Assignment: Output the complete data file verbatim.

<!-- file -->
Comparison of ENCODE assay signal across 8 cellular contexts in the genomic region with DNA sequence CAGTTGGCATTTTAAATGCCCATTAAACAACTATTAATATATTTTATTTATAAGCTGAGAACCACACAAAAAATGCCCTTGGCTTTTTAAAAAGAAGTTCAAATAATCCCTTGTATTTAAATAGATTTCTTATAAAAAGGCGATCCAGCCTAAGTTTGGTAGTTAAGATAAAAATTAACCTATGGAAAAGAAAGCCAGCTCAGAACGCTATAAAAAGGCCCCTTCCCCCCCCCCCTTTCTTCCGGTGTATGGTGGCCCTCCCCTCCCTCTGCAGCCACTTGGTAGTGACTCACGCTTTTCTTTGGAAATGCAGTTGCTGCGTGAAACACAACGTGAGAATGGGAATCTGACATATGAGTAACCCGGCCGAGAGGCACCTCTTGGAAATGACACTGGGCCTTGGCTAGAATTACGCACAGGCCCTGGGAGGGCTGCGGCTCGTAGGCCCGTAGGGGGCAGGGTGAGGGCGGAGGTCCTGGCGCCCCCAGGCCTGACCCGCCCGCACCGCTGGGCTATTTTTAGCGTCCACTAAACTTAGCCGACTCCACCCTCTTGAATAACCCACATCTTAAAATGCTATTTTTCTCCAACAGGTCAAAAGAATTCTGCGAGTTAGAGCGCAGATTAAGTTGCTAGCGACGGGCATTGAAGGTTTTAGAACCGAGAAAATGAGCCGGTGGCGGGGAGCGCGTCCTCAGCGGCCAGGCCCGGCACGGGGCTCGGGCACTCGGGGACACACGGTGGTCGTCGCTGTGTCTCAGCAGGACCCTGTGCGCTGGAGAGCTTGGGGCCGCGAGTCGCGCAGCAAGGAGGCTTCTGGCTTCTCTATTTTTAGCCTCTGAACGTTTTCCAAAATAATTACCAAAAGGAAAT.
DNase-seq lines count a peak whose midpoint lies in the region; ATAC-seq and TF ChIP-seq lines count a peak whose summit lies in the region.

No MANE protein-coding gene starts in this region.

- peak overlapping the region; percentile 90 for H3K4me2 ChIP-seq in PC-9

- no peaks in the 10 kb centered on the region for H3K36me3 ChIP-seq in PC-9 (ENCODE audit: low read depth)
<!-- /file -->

Comparison of ENCODE assay signal across 8 cellular contexts in the genomic region with DNA sequence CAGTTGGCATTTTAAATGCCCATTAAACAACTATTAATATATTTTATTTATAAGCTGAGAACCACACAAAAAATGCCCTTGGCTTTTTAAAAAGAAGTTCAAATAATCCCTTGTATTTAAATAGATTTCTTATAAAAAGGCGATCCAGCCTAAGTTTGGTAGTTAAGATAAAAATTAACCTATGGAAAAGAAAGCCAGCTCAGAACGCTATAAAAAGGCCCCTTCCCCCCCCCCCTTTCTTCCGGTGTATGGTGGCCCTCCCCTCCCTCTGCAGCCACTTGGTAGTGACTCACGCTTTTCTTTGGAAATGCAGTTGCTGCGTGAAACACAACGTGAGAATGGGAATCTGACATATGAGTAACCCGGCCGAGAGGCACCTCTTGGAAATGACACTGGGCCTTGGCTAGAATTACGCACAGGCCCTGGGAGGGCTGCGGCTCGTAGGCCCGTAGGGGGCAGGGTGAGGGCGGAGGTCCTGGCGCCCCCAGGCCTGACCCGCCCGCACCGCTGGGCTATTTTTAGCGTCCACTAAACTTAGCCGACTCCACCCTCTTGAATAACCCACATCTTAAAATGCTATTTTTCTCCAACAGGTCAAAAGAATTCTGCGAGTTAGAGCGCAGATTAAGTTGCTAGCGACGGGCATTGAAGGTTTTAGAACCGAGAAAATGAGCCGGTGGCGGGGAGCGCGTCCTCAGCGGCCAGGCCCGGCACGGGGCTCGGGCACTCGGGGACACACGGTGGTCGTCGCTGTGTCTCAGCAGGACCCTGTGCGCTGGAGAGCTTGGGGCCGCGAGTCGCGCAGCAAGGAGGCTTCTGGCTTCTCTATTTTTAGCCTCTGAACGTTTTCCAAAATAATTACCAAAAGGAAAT.
DNase-seq lines count a peak whose midpoint lies in the region; ATAC-seq and TF ChIP-seq lines count a peak whose summit lies in the region.

No MANE protein-coding gene starts in this region.

- peak overlapping the region; percentile 90 for H3K4me2 ChIP-seq in PC-9

- no peaks in the 10 kb centered on the region for H3K36me3 ChIP-seq in PC-9 (ENCODE audit: low read depth)